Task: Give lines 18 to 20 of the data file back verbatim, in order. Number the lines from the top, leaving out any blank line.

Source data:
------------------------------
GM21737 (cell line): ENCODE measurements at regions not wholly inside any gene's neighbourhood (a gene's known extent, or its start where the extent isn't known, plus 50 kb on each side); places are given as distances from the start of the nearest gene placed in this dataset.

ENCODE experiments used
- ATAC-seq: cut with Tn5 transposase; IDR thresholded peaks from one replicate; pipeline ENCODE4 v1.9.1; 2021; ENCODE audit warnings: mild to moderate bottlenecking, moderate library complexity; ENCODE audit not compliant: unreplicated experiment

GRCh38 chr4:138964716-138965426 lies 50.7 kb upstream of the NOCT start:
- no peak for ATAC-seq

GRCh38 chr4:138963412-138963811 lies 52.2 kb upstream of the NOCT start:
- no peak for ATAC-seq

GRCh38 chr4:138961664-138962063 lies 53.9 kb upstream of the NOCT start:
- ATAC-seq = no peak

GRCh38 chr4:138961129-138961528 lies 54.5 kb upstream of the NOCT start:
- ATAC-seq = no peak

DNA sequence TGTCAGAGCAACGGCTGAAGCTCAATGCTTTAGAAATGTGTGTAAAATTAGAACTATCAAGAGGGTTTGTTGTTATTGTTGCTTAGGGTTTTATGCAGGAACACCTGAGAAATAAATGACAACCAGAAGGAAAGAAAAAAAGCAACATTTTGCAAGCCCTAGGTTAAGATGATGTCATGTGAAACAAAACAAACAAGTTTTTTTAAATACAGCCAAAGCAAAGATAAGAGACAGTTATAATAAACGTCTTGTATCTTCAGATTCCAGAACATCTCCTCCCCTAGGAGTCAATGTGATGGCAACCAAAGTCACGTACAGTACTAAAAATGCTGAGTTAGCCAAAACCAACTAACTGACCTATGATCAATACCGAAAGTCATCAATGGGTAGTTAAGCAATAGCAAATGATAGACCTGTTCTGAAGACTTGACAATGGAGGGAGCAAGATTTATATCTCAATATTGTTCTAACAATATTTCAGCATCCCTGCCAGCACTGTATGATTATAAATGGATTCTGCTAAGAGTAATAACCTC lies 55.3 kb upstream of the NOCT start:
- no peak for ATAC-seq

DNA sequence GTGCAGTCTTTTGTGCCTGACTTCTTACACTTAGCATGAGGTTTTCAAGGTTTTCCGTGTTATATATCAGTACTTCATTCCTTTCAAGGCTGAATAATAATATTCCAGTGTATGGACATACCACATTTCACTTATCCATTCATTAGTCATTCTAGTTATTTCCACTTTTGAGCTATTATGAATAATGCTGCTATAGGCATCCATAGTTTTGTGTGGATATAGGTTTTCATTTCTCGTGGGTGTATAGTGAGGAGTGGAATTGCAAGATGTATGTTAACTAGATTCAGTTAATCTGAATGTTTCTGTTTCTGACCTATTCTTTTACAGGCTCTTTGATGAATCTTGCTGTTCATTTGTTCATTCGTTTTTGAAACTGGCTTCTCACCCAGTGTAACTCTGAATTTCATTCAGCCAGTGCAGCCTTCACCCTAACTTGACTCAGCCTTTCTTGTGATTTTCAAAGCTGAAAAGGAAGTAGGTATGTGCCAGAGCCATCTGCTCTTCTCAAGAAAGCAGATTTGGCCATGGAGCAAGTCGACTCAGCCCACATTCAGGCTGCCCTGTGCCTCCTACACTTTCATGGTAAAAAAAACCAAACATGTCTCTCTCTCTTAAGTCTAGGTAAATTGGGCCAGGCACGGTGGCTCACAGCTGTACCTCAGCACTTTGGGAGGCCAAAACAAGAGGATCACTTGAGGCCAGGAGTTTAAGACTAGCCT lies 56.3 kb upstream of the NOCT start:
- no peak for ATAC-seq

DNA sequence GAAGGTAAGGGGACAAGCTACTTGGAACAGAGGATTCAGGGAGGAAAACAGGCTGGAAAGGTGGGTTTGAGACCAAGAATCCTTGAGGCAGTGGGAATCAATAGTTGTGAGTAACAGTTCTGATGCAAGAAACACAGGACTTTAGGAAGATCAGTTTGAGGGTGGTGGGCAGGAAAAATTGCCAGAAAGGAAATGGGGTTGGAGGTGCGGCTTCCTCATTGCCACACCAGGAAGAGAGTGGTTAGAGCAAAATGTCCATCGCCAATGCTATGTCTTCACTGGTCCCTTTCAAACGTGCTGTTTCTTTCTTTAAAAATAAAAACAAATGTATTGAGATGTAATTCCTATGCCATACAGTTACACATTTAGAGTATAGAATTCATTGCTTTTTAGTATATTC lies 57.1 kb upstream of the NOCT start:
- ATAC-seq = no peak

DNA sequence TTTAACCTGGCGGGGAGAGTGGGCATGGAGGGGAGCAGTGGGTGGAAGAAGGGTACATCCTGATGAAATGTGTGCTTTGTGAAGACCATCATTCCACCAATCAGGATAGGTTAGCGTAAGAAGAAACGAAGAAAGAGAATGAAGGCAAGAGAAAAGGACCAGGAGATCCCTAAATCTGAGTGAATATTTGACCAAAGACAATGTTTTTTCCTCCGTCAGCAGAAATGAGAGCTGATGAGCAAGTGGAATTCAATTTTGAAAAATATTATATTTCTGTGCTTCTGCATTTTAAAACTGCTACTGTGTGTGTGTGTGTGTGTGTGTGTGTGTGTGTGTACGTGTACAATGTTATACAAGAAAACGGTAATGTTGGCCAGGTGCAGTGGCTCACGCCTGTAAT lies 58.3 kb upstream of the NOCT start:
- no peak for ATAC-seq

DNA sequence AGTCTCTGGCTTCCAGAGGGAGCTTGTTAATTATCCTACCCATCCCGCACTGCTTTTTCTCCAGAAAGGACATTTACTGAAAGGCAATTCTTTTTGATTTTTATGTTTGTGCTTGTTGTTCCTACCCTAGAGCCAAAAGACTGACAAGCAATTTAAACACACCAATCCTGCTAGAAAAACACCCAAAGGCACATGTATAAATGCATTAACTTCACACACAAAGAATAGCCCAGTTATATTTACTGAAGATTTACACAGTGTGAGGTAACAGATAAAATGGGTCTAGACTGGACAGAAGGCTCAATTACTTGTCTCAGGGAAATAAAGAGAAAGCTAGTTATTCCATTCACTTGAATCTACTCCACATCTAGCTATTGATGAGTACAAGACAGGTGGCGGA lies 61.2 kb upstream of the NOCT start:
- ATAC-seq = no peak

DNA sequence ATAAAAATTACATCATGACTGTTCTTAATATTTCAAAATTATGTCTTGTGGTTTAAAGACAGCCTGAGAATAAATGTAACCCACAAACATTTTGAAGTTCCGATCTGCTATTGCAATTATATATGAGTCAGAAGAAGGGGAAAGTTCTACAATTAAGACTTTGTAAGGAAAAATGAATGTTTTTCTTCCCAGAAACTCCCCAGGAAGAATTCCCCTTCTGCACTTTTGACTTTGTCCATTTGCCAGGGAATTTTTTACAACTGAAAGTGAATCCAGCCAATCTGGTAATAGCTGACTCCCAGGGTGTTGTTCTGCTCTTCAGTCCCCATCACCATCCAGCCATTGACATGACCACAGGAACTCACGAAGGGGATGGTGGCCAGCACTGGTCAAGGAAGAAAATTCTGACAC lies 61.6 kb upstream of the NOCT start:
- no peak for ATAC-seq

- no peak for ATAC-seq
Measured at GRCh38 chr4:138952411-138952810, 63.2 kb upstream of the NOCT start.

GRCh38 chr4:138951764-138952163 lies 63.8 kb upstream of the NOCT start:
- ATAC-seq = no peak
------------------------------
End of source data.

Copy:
DNA sequence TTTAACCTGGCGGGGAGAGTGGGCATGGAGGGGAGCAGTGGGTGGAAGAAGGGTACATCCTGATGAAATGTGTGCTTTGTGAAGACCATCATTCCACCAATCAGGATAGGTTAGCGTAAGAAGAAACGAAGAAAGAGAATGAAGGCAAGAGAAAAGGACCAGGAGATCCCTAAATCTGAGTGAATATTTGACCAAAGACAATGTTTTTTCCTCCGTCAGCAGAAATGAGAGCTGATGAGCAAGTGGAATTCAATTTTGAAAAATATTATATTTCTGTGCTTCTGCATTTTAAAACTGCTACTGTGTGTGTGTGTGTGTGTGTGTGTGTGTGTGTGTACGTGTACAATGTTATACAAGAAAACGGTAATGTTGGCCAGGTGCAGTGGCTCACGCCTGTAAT lies 58.3 kb upstream of the NOCT start:
- no peak for ATAC-seq

DNA sequence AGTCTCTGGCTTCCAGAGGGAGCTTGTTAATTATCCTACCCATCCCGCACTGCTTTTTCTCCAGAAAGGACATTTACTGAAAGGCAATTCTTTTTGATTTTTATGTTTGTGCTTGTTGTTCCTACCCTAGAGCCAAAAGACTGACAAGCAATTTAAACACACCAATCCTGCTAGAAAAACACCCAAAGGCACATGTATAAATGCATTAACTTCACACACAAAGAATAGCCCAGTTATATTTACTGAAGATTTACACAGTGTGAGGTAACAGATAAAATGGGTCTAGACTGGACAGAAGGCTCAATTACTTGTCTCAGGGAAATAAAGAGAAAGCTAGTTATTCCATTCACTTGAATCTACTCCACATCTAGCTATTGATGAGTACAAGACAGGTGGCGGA lies 61.2 kb upstream of the NOCT start: